I mentioned rather mumbled and under my breath a few weeks ago at the end of a post about my website’s first anniversary that there was very big news coming up. Several things were underway that demanded my complete attention.
Back in May, I applied for a visa to move to France. My wife and I had been looking into this for some time and serious work began on this application in January of this year. There is an unbelievably long story involved in retelling the past five months, which I will spare you partly because I’m tired of telling the story but more so because it’s one of those things, I think it’s more interesting when it’s happening to you or if you’re somehow involved in it than hearing about it as something that happened to someone else. The end result is that we were approved for this visa on the very last day of August, 3 months to the day after having applied.
My wife and I kept this to ourselves for the most part all summer because, quite frankly, I didn’t want to have to go back around to people to tell them all one by one that we didn’t get it, if in case that’s what ended up happening. The idea of being rejected and having to then relive how we weren’t accepted over and over again to everyone that we had told about it was something I was eager to avoid. Moving to Europe, particularly France, even more particularly Paris, is something my wife and I have wanted to do for some time. To be completely honest, for various reasons, some of which I’d rather not go into, leaving where we were was something else we desperately wanted to do. We figured (like most people do, I think) that we’d see how things went as time went by with our desire to move. What we did which might be a bit less like what most people do, was pretty immediately decide to leave once we found this visa. If we were accepted, we were gone.
What I applied to is not just a visitor’s visa that you might request to allow you an extended stay in Europe. It’s a visa that is for people from various fields and backgrounds that gives the opportunity, if accepted, to complete a project in three years. The project and any employment you get must be related to your work in some way but you (and in my case, your spouse) can work and basically do everything but vote; something which I’m already used to having lived in the US as a Canadian citizen with permanent residency until now. I applied as a writer and filmmaker and in my application I included everything from my short, “Song of Relations” to other work I had produced. They looked at everything I’ve shot, my entire background as a completely independent filmmaker, my shooting style and its ability to produce high quality production value for very little money, how I used social media with my last short to get all of you to become aware of who I was, a lot of what I’ve written and my proposal for what I’d like to do in Paris. They took all these things and graciously decided to grant my wife and me this rather exclusive visa, which I am both humbled and amazed to have been granted.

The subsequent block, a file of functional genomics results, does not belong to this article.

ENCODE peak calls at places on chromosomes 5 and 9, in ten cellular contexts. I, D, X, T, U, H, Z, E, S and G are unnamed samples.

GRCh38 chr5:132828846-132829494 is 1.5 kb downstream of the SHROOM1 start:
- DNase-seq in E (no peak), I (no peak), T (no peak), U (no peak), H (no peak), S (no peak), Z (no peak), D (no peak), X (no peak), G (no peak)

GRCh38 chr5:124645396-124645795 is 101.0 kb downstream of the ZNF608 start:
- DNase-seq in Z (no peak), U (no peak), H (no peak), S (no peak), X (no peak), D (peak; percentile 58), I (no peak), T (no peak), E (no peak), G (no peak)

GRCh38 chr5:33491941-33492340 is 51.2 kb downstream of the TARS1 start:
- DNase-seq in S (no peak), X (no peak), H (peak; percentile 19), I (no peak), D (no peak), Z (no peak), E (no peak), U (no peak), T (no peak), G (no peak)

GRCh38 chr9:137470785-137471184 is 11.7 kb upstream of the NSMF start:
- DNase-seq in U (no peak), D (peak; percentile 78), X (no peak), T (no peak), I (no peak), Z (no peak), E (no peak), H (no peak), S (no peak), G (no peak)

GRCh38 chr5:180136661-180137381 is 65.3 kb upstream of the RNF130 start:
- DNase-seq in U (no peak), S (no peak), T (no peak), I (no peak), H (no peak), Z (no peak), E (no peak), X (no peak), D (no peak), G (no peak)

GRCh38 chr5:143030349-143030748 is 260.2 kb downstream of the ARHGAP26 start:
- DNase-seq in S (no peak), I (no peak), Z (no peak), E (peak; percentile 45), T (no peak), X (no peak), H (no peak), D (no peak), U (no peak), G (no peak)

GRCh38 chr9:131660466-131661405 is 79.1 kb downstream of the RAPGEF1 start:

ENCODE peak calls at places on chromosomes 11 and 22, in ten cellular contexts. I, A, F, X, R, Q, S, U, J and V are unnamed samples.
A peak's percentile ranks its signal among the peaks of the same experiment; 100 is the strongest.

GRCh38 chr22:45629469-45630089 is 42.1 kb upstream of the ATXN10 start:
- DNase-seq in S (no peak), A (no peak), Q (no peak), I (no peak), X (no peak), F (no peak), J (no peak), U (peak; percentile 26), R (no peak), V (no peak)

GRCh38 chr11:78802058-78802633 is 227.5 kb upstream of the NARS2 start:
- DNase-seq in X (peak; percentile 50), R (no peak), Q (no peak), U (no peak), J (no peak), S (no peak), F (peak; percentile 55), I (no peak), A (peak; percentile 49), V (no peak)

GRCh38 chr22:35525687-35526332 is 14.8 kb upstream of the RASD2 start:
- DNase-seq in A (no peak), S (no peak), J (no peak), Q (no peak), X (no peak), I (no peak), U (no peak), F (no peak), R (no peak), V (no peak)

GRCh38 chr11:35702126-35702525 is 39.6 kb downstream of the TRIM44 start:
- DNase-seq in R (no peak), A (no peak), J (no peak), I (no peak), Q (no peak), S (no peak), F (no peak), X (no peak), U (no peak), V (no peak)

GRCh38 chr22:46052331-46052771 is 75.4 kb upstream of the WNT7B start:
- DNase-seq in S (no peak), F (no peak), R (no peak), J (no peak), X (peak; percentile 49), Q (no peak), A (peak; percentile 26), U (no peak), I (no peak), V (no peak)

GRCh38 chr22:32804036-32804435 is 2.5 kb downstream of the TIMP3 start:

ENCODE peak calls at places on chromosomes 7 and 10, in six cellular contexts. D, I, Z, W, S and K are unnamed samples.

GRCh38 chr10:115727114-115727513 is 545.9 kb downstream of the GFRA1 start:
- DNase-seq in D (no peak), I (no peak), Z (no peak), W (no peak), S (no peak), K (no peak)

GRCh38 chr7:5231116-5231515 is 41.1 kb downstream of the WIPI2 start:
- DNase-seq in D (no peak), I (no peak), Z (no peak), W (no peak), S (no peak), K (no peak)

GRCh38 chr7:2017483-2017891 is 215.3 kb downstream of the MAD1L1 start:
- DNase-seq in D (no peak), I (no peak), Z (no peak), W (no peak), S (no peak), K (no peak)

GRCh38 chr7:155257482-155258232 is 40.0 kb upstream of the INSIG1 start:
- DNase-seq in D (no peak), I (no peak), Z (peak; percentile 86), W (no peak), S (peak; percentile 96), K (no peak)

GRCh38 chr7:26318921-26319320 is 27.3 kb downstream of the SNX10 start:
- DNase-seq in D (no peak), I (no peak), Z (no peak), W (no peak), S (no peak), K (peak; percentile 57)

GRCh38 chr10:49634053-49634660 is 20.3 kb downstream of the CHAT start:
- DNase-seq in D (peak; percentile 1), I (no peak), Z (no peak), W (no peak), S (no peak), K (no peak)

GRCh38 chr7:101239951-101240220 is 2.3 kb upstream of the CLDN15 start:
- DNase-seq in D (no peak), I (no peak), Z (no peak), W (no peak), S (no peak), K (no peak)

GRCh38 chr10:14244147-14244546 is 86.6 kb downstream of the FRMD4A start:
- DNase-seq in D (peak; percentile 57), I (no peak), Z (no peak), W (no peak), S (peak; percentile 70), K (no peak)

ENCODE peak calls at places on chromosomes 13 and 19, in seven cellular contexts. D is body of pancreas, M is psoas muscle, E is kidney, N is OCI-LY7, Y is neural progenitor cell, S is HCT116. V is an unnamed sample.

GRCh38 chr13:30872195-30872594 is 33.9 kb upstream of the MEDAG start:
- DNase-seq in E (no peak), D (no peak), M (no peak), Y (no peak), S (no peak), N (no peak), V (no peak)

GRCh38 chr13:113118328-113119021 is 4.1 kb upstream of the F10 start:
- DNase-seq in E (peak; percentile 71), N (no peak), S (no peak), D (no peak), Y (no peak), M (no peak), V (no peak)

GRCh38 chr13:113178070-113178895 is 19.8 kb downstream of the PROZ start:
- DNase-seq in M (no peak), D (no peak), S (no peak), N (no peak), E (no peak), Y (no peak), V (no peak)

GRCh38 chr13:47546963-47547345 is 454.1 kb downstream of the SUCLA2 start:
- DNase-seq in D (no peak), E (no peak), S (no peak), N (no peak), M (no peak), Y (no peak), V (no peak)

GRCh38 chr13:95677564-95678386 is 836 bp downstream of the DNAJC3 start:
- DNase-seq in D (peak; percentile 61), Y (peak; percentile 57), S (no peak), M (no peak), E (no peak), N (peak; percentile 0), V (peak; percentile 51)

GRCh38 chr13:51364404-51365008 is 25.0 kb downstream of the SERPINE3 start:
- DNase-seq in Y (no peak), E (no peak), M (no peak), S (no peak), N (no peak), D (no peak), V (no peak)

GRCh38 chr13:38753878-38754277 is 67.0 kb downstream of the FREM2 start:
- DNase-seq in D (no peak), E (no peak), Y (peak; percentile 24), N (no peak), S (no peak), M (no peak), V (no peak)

When I began this blog to thank people for their involvement in sharing my short, for following along, and for being a part of my online self-distribution experiment, I mentioned that I had no idea what would happen in one year’s time, technologically or otherwise. We knew we wanted to apply for this visa back then and some of you (you know who you are!) have been incredibly helpful, graciously giving of your time, input, advice, and expertise, and patient with mine and my wife’s questions about this giant move. I don’t see those of you who have followed along since releasing my short as having sat in empty seats in my virtual theater on my site, I see you as having built each seat yourselves. For that, I will always be grateful. As I move the theater to Paris, I hope you’ll stick around to see the coming attractions.
I’ve been a bit silent and distant on social media lately and it’s because I was busy doing all this which involved making my own arrangements to be sure that my records, CDs, and DVDs (among other personal belongings) were going to be ok in storage for two months before we see them again in France. Thanks for sticking around on Twitter and Facebook.
My next film will be shot in Paris. I will never stop being elated by the sound of that sentence.